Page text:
Ellen says doing good work, making people happy, making herself happy and having a happy home life are the most important things in her life.
'Grey's Anatomy' star Isaiah Washington

World-class cardiothoracic surgeon Dr. Preston Burke, played by Isaiah Washington, is the star of cliffhanger number two. After undergoing a dangerous operation to remove a bullet lodged in his spine, Dr. Burke makes it out alive, but his fate as a surgeon is still unknown. His once steady hand is shaking, and it's unclear whether he will ever regain full use of his arm.
Isaiah Washington on the 'Grey's Anatomy' cliffhanger

Isaiah's character, the steadfast surgeon Dr. Burke, finds himself in a vulnerable position as the patient on the operating table. "I'm a little macho at times, so it's a horrible perspective to be lying on your back that way, looking up, and then playing this strong doctor," Isaiah says.

While Dr. Burke's hospitalization shocked fans, it also struck a personal chord with Isaiah. He says the finale reminded him of his own mother's real-life battle with sarcoidosis, a lung disease that took her life. "At one point, watching her make her 'transition' in a hospital—I swore that I would never walk into another hospital again," Isaiah says.

Luckily for viewers, Isaiah did step into a hospital again in what has been an empowering role for the actor. "I love Dr. Burke," he says. "Dr. Burke is my hero."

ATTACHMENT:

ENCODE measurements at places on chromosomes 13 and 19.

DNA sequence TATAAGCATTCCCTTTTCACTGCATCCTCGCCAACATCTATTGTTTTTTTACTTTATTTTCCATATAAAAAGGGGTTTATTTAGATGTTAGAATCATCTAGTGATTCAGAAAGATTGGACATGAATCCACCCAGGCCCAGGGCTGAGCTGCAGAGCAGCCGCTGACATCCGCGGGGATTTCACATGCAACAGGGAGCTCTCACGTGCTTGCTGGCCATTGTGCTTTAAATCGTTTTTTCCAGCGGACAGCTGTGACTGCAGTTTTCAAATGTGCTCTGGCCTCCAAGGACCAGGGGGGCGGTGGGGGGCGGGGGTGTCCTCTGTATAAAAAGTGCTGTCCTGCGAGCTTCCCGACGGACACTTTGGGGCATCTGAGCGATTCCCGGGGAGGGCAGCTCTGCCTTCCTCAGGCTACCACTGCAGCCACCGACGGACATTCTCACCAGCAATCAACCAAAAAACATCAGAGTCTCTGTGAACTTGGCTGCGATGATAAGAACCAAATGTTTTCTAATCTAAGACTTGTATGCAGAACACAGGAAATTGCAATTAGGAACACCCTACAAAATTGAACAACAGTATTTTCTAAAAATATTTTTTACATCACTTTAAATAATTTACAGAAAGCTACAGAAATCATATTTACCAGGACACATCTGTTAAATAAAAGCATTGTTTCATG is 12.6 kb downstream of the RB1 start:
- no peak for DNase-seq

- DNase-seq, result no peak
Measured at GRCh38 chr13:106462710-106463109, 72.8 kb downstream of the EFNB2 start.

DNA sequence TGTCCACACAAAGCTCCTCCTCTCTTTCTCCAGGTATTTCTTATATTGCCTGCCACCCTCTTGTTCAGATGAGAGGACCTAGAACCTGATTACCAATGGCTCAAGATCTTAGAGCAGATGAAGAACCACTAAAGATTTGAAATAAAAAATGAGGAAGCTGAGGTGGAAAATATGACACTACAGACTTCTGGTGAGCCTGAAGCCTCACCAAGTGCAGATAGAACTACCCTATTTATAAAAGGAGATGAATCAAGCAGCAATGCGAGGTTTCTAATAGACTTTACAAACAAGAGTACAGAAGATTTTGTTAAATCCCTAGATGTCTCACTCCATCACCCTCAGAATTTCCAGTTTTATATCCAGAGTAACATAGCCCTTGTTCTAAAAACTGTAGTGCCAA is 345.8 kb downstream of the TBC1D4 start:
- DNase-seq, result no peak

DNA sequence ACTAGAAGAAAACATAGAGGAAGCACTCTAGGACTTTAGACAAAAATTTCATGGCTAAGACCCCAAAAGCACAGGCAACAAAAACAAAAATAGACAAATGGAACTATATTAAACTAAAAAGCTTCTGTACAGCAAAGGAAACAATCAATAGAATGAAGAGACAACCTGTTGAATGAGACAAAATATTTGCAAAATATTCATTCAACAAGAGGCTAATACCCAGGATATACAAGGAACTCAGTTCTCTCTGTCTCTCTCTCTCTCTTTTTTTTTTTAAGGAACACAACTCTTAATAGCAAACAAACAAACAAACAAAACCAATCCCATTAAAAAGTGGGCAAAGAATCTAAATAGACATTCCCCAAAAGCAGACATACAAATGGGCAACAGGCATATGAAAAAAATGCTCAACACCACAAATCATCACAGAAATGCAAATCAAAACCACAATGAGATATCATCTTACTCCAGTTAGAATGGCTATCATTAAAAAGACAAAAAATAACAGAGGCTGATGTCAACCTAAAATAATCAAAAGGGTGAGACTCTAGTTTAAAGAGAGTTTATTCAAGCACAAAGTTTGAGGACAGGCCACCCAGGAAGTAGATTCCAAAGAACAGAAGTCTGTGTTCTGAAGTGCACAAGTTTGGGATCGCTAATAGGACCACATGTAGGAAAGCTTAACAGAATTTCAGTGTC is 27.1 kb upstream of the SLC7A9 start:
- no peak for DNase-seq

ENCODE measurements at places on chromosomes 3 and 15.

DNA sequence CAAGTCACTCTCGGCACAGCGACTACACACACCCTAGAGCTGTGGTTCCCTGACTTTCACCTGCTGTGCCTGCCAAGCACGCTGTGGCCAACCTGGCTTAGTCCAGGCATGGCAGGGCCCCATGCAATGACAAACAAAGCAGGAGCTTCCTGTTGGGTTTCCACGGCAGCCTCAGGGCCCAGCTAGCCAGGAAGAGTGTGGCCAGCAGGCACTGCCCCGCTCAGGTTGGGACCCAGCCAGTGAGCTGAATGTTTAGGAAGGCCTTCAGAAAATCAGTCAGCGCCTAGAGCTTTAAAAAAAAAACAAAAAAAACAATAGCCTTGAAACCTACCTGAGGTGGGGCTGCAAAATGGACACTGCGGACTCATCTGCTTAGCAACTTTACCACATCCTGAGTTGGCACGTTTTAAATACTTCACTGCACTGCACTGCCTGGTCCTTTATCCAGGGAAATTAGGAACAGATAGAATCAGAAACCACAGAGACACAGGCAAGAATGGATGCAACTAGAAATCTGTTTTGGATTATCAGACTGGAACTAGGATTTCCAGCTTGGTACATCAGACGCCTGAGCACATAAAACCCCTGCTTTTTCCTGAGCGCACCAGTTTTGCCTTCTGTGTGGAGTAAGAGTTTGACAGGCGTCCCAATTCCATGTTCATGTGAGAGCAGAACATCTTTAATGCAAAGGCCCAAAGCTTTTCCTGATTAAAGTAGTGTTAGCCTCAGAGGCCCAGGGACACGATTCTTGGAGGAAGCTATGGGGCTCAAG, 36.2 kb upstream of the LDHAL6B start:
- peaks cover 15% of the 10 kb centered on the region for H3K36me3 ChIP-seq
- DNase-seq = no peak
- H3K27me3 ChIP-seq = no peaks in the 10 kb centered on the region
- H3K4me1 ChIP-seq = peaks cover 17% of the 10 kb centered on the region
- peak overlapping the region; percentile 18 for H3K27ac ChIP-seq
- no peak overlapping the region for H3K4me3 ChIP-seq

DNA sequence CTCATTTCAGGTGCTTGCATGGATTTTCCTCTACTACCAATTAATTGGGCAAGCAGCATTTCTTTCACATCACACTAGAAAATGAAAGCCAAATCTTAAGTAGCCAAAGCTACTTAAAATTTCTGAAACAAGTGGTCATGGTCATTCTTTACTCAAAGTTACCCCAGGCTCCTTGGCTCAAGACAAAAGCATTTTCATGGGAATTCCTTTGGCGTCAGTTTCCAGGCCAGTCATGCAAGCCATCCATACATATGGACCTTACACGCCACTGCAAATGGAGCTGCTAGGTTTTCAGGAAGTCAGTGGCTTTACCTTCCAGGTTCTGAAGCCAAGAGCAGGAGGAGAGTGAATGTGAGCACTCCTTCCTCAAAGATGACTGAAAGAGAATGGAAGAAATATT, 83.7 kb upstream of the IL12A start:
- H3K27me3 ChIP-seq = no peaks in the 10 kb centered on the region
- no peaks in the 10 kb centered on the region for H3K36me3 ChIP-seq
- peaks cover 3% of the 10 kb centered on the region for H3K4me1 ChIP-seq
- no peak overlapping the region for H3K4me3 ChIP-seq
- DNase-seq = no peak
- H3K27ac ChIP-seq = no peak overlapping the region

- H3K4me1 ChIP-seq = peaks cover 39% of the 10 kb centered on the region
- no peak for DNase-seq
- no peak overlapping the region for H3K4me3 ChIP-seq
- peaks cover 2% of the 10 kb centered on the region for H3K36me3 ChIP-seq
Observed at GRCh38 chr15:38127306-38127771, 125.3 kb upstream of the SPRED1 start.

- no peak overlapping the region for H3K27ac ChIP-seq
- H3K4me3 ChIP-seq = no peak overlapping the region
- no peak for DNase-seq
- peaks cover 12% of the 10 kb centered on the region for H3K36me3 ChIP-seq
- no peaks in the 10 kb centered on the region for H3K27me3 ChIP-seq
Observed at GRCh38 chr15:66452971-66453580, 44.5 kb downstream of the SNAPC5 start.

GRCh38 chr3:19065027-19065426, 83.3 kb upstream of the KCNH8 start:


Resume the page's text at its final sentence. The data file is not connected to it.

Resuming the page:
Isaiah Washington with the inside scoop

Fans, Oprah—and even Ellen—are on the edge of their seats to hear what Isaiah will reveal about Dr. Burke's fate next season.

"I can't say," says Isaiah. "I know that I probably won't have a job if I say—I do know that much!"

Although Isaiah's lips are sealed about the fate of his character, he does divulge another secret. Isaiah says he originally auditioned for the role of Dr. Shepherd—but didn't get the part.
Isaiah Washington on playing Dr. Burke

Isaiah says landing the role of Dr. Burke marked the beginning of a new era in his acting career. After playing "the bad guy" for years, Isaiah says he reached a turning point when his character in one movie met his end by being thrown off a roof.

"I realized all the work I have done—30 films—this is the crème de la crème?" says Isaiah. "The metaphor of the imagery of being thrown off and representing hip-hop and all these things... And I just said, 'This is not the truth that I want to represent. And if this is the idea of success for me, then I need to step back and start reevaluating what I want to do.'"
Ambassador Andrew Young and Isaiah Washington

With it's matter-of-fact approach to cultural diversity, Isaiah says Grey's Anatomy has been a powerful force for television. Nearly half the regular cast members are minorities. "I look at our show as that culmination, literally, of [Martin Luther King's] 'I Have a Dream' speech," he says. "Really, that's how I look at it. Because no one has ever walked up to me and said, 'Yo, bro' ... They say, 'Mr. Washington, I love Dr. Burke.' And they've never questioned my race."

Ambassador Andrew Young, a major force in the Civil Rights Movement, was present when Dr. King delivered that speech—and he also happens to be a fan of Grey's Anatomy. "What you all have done with this whole concept is to humanize where we are now—particularly in hospitals—that's where people are real," says Ambassador Young. "And you get real stories and you tell them well."